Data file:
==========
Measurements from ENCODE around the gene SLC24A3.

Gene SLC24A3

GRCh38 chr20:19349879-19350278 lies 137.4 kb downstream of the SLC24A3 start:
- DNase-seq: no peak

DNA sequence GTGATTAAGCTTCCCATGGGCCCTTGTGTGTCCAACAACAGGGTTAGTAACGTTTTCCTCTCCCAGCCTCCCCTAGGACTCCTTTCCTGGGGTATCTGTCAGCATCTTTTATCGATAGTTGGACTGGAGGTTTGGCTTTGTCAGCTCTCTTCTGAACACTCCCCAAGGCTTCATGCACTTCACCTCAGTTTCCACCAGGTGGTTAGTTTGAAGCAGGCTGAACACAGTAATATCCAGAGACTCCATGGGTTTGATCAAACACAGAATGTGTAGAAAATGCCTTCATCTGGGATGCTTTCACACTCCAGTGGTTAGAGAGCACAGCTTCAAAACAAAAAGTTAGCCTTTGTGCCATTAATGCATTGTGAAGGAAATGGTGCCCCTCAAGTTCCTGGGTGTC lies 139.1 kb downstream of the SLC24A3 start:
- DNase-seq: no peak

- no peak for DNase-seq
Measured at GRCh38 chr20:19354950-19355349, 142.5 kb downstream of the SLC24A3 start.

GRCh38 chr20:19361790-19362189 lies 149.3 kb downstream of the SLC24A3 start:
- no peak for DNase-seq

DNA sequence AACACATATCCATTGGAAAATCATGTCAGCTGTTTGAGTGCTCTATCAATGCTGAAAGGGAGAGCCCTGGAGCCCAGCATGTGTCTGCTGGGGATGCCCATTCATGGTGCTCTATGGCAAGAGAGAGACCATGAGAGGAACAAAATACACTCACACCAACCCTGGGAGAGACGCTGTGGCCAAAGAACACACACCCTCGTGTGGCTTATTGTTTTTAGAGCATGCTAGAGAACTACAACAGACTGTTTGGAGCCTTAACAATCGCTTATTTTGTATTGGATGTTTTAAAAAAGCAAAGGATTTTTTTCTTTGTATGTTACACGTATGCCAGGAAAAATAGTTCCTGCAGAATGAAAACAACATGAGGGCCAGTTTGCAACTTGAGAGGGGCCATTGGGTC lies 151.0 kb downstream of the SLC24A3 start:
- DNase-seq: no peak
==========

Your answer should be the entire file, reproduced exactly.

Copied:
Measurements from ENCODE around the gene SLC24A3.

Gene SLC24A3

GRCh38 chr20:19349879-19350278 lies 137.4 kb downstream of the SLC24A3 start:
- DNase-seq: no peak

DNA sequence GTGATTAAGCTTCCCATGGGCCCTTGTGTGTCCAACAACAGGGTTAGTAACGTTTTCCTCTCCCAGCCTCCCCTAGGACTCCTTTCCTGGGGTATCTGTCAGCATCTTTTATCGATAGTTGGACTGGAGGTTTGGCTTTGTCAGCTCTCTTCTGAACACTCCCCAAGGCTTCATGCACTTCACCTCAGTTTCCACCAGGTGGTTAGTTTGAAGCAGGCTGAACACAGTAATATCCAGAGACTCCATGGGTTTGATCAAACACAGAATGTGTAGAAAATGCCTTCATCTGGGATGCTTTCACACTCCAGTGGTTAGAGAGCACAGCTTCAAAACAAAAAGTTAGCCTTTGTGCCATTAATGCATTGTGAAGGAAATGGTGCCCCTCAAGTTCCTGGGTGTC lies 139.1 kb downstream of the SLC24A3 start:
- DNase-seq: no peak

- no peak for DNase-seq
Measured at GRCh38 chr20:19354950-19355349, 142.5 kb downstream of the SLC24A3 start.

GRCh38 chr20:19361790-19362189 lies 149.3 kb downstream of the SLC24A3 start:
- no peak for DNase-seq

DNA sequence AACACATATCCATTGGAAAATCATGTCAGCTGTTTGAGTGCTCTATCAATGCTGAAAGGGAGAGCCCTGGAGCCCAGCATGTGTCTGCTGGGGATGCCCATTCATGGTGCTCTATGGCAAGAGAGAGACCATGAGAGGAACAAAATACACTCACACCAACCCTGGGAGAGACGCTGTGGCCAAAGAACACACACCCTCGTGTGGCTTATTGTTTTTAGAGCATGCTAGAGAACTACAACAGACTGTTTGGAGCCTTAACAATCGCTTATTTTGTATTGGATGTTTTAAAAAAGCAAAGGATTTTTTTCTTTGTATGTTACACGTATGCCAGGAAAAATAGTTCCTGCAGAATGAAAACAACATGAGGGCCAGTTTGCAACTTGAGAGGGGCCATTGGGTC lies 151.0 kb downstream of the SLC24A3 start:
- DNase-seq: no peak